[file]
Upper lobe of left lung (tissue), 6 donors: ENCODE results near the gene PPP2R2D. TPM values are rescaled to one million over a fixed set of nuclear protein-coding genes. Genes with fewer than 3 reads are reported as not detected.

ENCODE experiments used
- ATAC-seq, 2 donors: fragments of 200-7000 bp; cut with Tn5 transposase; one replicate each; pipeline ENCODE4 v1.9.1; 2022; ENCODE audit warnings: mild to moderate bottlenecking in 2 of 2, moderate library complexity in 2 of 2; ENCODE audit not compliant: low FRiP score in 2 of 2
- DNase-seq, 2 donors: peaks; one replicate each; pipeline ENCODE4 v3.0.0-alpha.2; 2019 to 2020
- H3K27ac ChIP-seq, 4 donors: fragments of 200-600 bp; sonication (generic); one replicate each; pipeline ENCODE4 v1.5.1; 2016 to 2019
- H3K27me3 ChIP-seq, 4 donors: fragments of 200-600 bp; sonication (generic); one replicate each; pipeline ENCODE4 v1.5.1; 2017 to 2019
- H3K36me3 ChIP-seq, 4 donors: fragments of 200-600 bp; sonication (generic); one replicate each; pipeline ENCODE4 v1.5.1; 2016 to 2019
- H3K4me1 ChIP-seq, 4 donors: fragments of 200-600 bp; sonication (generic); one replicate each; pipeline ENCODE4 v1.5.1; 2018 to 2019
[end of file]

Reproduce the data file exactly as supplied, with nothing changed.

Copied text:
Upper lobe of left lung (tissue), 6 donors: ENCODE results near the gene PPP2R2D. TPM values are rescaled to one million over a fixed set of nuclear protein-coding genes. Genes with fewer than 3 reads are reported as not detected.

ENCODE experiments used
- ATAC-seq, 2 donors: fragments of 200-7000 bp; cut with Tn5 transposase; one replicate each; pipeline ENCODE4 v1.9.1; 2022; ENCODE audit warnings: mild to moderate bottlenecking in 2 of 2, moderate library complexity in 2 of 2; ENCODE audit not compliant: low FRiP score in 2 of 2
- DNase-seq, 2 donors: peaks; one replicate each; pipeline ENCODE4 v3.0.0-alpha.2; 2019 to 2020
- H3K27ac ChIP-seq, 4 donors: fragments of 200-600 bp; sonication (generic); one replicate each; pipeline ENCODE4 v1.5.1; 2016 to 2019
- H3K27me3 ChIP-seq, 4 donors: fragments of 200-600 bp; sonication (generic); one replicate each; pipeline ENCODE4 v1.5.1; 2017 to 2019
- H3K36me3 ChIP-seq, 4 donors: fragments of 200-600 bp; sonication (generic); one replicate each; pipeline ENCODE4 v1.5.1; 2016 to 2019
- H3K4me1 ChIP-seq, 4 donors: fragments of 200-600 bp; sonication (generic); one replicate each; pipeline ENCODE4 v1.5.1; 2018 to 2019